Bathroom remodel © Digital Vision, Photolibrary

Do-it-yourselfers' tales of disaster aren't hard to find.

Chris Hubbard of Thousand Oaks, Calif., recalls when he and a friend decided to change the oil of his first car when he was 18.

"Well, we drained the oil just fine, but didn't know where to put the new oil. We thought it should go in where the dipstick goes," Hubbard wrote on my Facebook fan page. "Turns out we used the wrong dipstick and put the oil in the transmission fluid. I drove the car for 3 days with no oil and oil in the transmission fluid. Ended up costing several hundred dollars to fix and later got my engine rebuilt by my mom's boyfriend."

Lindsay Cowdin of Fort Worth, Texas, thought she and her husband could remove the old acoustic ceiling tiles in their family room, replace the old drywall, install new insulation and put in can lighting. They thought it would take them one or at most two weekends to get the job done.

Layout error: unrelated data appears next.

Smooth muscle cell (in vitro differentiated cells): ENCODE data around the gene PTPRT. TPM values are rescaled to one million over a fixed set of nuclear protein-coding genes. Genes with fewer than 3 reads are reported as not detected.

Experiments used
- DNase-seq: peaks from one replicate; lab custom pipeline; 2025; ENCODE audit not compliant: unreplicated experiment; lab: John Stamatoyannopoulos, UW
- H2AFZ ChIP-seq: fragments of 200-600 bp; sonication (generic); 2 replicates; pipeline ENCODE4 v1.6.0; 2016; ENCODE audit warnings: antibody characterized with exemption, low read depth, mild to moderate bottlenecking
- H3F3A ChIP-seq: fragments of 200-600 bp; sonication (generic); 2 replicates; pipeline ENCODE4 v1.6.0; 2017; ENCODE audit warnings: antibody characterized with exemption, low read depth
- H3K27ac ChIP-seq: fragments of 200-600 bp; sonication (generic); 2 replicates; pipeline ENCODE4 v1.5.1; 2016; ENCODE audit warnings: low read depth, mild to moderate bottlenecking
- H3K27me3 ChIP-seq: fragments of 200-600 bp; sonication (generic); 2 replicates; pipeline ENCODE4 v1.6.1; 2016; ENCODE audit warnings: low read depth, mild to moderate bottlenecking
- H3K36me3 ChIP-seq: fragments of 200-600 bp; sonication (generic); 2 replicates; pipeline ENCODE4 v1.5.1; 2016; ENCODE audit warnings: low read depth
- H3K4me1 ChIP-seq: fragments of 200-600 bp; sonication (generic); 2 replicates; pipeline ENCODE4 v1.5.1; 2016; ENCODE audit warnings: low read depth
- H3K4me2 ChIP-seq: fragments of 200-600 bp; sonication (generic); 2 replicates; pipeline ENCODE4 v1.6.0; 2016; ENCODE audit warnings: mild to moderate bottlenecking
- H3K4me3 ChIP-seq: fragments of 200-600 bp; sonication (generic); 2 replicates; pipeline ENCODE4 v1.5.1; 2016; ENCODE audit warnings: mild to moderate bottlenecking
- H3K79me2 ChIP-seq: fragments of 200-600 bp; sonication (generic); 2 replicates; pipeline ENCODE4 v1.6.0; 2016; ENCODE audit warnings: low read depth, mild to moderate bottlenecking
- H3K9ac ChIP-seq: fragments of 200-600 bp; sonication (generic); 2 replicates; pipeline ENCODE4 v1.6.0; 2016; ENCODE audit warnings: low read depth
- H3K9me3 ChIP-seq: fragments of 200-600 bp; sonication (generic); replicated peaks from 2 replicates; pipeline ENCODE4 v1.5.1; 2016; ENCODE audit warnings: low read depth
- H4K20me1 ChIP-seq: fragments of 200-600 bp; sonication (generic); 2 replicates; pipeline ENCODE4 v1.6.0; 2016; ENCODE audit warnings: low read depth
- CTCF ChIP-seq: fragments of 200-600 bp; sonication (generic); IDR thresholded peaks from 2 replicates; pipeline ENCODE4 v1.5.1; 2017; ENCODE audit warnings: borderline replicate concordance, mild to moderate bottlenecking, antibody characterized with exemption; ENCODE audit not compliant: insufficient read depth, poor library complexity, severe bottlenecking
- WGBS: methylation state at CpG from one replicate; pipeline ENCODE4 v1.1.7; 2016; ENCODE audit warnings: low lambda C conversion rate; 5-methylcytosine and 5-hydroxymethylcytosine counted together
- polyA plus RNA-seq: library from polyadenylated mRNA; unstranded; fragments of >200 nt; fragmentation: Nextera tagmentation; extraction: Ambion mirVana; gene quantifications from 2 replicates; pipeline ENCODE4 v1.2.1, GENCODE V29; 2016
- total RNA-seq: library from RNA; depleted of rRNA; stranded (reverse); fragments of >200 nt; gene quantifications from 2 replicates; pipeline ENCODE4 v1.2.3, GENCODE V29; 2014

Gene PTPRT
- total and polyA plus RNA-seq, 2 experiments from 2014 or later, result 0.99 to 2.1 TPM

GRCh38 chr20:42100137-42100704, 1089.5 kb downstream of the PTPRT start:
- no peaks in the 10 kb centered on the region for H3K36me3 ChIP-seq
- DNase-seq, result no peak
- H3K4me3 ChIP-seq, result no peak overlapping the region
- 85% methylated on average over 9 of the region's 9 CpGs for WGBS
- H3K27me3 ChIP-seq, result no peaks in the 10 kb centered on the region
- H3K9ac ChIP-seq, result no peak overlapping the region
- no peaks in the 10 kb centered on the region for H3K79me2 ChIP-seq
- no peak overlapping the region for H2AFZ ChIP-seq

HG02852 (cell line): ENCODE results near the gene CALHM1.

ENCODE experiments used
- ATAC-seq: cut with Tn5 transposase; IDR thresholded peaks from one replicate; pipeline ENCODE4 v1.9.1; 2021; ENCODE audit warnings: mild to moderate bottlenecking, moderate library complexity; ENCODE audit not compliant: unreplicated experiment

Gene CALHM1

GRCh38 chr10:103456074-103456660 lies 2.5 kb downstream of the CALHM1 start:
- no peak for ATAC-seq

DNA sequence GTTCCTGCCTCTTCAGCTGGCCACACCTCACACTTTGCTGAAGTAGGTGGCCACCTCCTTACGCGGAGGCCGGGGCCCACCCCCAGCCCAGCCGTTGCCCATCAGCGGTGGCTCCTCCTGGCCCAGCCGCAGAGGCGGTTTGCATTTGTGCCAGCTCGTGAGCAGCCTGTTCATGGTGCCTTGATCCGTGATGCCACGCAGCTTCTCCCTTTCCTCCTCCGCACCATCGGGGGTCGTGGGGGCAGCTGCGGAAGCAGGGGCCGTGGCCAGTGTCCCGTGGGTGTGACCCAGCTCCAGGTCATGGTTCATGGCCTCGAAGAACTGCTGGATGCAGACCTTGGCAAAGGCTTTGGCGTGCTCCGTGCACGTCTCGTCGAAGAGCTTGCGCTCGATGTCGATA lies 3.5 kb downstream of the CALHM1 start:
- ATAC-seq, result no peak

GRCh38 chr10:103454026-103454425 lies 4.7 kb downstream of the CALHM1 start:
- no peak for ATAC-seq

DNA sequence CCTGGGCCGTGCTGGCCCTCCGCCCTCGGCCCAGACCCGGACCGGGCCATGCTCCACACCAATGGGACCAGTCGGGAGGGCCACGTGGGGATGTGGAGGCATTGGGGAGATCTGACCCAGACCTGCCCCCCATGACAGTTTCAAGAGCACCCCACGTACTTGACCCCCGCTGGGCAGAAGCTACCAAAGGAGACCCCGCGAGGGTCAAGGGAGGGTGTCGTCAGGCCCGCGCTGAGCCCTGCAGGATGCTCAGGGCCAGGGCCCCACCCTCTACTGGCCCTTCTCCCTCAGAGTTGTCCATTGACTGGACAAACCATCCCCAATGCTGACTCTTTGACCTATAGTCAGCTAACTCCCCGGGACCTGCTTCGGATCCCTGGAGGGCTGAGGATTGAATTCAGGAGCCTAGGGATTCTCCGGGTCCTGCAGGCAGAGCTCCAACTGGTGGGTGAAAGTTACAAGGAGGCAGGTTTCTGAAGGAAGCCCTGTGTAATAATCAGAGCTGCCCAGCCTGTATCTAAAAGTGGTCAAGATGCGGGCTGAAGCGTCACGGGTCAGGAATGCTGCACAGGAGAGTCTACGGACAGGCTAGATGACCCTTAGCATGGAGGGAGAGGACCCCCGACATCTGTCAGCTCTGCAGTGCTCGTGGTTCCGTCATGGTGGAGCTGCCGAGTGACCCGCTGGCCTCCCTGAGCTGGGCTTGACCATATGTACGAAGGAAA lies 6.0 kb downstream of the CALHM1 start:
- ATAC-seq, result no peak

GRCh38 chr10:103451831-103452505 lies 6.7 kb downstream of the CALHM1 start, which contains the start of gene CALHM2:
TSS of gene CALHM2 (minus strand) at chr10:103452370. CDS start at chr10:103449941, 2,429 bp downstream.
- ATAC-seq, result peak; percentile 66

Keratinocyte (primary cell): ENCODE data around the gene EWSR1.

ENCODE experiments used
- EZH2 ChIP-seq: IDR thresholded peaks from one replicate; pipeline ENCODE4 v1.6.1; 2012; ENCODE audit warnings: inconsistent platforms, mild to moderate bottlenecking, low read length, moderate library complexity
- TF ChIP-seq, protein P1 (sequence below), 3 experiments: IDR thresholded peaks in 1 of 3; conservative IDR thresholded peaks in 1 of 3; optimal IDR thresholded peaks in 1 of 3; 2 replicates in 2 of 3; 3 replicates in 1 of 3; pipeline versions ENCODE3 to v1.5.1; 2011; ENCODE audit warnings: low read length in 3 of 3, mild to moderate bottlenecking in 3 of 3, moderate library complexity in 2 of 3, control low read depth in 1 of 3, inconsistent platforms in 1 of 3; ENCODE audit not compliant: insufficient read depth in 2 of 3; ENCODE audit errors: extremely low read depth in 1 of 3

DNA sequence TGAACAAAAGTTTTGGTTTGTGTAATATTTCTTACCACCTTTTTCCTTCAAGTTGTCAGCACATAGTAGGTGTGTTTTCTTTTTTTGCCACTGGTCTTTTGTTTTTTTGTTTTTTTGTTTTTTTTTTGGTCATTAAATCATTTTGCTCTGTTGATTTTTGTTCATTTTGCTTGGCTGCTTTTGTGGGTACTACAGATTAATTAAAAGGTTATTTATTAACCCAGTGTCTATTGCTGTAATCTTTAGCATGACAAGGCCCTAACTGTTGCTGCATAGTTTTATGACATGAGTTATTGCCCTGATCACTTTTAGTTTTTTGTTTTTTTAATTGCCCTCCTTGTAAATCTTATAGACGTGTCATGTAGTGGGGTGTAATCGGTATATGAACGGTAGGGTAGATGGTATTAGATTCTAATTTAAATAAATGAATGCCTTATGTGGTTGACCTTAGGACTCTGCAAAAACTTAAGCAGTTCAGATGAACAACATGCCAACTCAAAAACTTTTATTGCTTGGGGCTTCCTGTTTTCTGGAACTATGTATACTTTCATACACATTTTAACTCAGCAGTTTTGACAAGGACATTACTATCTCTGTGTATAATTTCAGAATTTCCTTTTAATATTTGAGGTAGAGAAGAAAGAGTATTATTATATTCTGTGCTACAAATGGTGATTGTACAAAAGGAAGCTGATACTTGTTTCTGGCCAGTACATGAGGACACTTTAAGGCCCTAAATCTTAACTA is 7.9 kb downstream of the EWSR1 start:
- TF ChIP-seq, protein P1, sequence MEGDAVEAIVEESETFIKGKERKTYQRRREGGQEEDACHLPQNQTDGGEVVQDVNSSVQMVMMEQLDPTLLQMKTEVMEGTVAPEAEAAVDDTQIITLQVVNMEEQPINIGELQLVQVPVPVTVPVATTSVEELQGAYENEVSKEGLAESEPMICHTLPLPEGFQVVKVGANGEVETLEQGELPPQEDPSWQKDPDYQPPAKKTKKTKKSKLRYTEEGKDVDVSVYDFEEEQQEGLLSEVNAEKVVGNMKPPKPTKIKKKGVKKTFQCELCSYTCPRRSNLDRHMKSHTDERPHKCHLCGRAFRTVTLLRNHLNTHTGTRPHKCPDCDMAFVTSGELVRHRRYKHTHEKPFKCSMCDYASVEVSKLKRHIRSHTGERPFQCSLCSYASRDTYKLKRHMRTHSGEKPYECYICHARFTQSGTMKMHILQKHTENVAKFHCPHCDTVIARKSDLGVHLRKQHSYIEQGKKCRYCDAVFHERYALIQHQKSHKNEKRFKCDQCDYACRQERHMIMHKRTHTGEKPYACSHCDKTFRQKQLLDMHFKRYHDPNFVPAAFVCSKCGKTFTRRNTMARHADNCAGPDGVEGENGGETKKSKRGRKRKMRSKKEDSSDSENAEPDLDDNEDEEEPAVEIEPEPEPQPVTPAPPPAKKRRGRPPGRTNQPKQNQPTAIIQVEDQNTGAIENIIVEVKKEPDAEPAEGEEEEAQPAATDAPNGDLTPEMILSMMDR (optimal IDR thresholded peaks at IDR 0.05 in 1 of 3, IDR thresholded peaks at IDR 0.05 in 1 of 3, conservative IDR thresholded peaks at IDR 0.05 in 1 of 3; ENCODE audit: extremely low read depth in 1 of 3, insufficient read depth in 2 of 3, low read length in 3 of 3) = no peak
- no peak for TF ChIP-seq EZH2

"We quickly realized our miscalculation by how long it took to remove the ceiling tiles," she wrote. "Several weeks later we gave in and called a contractor. My husband is completely capable but had to bow to the clock. We just couldn't live with our family room in disarray for so long. The contractor knocked it out in two days like it was his job -- because it was!"

After 25 years of being a part-time mobile DJ, Steve Stewart of Saint Peters, Mo., opted to do one of his own events.

Liz Weston

Liz Weston

"I decided to do the set-up and tear down of my equipment FOR MY OWN WEDDING RECEPTION," Steward wrote. "Luckily I have a few DJ friends who were happy to take the mic and run the show so I could enjoy myself. Not a disaster but definitely not recommended DIY."

Sometimes, doing it yourself makes a lot of sense. You save money and get satisfaction from a job well done. So how do you know when DIY is a good option, and when you're about to get in over your head?

Whether it's a project involving your house, your car, a big event or your finances, you should think twice if:

Your attitude is, 'What could possibly go wrong?'